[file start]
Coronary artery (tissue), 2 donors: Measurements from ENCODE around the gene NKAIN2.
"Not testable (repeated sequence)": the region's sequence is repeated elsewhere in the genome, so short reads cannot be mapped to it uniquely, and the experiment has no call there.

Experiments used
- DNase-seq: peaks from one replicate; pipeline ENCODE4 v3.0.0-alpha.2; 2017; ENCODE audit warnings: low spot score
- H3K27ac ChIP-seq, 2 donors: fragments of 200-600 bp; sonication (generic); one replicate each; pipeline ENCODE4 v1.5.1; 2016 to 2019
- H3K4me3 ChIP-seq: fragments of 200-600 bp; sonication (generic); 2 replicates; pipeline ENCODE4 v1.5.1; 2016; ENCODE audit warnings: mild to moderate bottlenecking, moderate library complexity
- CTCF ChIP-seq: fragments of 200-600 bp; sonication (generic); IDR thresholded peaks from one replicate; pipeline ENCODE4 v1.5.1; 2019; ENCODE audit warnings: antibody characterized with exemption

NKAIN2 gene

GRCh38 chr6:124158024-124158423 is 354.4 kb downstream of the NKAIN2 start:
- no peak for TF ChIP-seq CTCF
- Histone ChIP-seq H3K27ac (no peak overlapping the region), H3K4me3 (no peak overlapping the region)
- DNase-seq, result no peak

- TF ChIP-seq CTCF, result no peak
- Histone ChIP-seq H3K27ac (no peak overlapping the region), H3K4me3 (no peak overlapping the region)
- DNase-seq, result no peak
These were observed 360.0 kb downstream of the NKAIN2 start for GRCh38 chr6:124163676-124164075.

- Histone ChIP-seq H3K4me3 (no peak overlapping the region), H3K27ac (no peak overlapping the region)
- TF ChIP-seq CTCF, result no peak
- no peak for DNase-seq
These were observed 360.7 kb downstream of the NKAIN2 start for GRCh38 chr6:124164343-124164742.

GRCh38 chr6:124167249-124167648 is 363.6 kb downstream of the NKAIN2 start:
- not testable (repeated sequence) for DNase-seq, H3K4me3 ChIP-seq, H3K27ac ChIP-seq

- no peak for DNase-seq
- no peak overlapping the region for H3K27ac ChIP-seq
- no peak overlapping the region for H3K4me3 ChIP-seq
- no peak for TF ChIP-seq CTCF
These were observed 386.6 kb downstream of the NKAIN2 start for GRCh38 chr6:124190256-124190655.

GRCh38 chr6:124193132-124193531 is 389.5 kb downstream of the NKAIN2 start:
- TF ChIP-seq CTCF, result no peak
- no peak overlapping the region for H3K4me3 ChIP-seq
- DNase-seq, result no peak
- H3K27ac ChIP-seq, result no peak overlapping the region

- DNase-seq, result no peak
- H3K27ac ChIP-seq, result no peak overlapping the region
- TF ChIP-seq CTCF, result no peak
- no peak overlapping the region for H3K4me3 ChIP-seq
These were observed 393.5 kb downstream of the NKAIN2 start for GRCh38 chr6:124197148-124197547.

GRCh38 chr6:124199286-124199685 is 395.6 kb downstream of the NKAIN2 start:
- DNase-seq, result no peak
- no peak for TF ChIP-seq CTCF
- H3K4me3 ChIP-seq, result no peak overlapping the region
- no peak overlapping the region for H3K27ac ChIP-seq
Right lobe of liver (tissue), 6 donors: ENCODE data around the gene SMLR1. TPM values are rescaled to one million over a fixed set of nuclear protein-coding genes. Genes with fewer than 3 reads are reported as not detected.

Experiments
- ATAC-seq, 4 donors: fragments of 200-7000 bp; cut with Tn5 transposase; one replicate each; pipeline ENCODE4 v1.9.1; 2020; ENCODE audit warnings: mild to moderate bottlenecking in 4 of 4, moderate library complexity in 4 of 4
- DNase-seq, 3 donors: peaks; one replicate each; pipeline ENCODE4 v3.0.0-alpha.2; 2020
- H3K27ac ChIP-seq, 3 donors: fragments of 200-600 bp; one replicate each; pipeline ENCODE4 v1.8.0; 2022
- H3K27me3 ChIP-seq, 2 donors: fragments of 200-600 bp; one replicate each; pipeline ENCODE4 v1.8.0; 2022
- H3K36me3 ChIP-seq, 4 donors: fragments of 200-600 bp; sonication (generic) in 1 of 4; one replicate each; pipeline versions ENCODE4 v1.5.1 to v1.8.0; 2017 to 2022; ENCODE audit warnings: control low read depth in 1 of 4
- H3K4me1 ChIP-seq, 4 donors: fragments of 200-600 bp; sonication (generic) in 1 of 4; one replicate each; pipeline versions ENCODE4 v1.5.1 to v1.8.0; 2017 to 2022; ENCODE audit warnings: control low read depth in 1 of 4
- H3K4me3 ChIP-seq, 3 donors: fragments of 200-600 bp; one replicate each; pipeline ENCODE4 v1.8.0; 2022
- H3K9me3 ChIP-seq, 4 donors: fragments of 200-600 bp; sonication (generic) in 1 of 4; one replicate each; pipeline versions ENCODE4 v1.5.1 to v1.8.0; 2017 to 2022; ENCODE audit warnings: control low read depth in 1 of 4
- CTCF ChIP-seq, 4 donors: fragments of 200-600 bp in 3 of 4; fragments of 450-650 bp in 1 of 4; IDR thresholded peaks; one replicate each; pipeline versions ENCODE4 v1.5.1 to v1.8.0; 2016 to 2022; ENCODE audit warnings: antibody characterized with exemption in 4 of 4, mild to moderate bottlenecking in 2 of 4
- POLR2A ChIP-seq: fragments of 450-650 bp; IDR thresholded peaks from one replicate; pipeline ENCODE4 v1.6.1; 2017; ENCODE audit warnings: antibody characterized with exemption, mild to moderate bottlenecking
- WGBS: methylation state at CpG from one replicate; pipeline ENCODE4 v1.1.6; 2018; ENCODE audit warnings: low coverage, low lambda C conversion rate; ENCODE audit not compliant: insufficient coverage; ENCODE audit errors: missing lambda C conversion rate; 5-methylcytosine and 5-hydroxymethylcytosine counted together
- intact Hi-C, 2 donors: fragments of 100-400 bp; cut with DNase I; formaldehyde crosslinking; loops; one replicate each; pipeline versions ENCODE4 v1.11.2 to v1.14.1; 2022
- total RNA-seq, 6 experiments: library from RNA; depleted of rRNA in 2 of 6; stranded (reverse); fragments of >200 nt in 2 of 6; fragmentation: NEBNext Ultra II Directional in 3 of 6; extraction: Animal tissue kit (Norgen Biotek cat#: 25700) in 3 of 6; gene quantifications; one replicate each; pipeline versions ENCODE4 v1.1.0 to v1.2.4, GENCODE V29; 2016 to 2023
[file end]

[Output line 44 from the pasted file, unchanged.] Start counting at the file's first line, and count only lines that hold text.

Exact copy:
Experiments